Remembering Carl Henn

By Helen Triolo, last updated 7/28/14 09:00am

Phyllis Marcuccio speaking at Carl Henn's Memorial Service/Celebration of Life in 2010

Photo credit Brad Rourke (YouTube screenshot)  

In memory of Carl Henn, who was such a role model for walking the walk, always working to turn his passion for creating a better world into action, we post this video taken by Brad Rourke 4 years ago at the celebration of life held for Carl at F. Scott Fitzgerald Theater.

It was a wonderful event in which many of Carl's friends and family members remembered him with humor and stories, leaving everyone present with the desire to make our own lives as meaningful as Carl's was.

Below is a transcript of some of the comments by then-Mayor Phyllis Marcuccio, which I've enjoyed listening to all over again. My thanks to Brad Rourke for making and posting the video.

"[As one of the founding members of the Rockville Bike Advisory Committee (RBAC)], I know you all know what he did for biking in Rockville. You all know his tale about how he went out there and measured Wootton Parkway and the area to make sure the Millenium Trail could be built. He was so passionate about things he cared about and so stubborn. You knew if Carl wanted to get it done, it was going to get done. If he didn't do it this time, he would do it next time. He was committed, deliberate, and a real, considerate individual who cared about people and things that mattered to him.

I first came in contact with Carl when he ran for office in 2001. It wasn't long before I started calling him Mr. Peak Oil. I told him so many times on the campaign trail (he later ran in 2007 and 2009), you've got to do something besides peak oil. You're absolutely right about it, but you know most people don't even know what you're talking about. They want to hear about what's needed in Rockville, what you can do for the city. We must have had that conversation a dozen, two dozen times. But he always found a way of bringing it back into the conversation, even when you got him not to talk about it.

He had a marvelous sense of humor. In the last campaign, in a debate at Thomas Farm Community Center, candidates were asked a lot of questions we didn't know were coming. One of these questions was regarding chickens in the City of Rockville. Well, it was kind of a silly question; I guess it was to break the ice. But when Carl got up to answer the question of what should we do about chickens in Rockville, his comment was "If it lays, it stays. If it crows, it goes." He was marvelous at bringing humor into a situation, and I will miss that.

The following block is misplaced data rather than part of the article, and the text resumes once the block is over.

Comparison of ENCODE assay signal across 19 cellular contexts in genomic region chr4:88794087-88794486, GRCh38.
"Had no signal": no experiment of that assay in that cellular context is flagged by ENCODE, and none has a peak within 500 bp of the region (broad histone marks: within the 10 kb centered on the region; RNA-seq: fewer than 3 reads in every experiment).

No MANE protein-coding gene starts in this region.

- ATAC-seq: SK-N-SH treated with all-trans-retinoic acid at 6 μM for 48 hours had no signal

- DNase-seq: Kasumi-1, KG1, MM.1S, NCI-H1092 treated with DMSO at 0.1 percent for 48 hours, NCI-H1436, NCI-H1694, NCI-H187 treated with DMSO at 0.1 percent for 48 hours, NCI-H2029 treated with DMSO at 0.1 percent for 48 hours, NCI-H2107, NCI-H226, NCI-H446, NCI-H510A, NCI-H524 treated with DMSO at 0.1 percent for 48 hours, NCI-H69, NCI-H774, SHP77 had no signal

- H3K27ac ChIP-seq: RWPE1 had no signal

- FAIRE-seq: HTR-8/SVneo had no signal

He was a catalyst for developing the community gardens of Rockville. I can remember a Hometown Holidays many many years ago in which Carl had set up his own little stand. He had brought a table and some boards and a display, as Carl normally did --he had lots of data-- and he wanted people to sign up for a community garden in their community. Isn't there a piece of ground somewhere we can put a garden? He really meant this; he wanted it all over the city. Well, I don't have to tell you, he put his money where his mouth is. There are now 187 plots around the city. That is due to Carl's efforts.

My goodness, he practiced his passion. He came to Citizens Forum and public hearings whenever there was an issue he felt strongly about. He had a way of bringing [an issue] to you and making it practical, giving it a sound base.

Rockville has truly lost one of its treasures. Carl was a unique individual. He was passionate, and had an ability to lace whatever he said with humor. You knew you could talk comfortably with him. We all had that --I'm sure I'm speaking for most of us here-- that sense of warmth about him, that he was one of us, he cared, he would help, he would do.

Carl's work is done. It's our work, as his friends and admirers, to carry it forward. I know the city will do that. Thank you for the honor of speaking."

Filed under Around Town, Green transportation, Food: organic, local, sustainably produced

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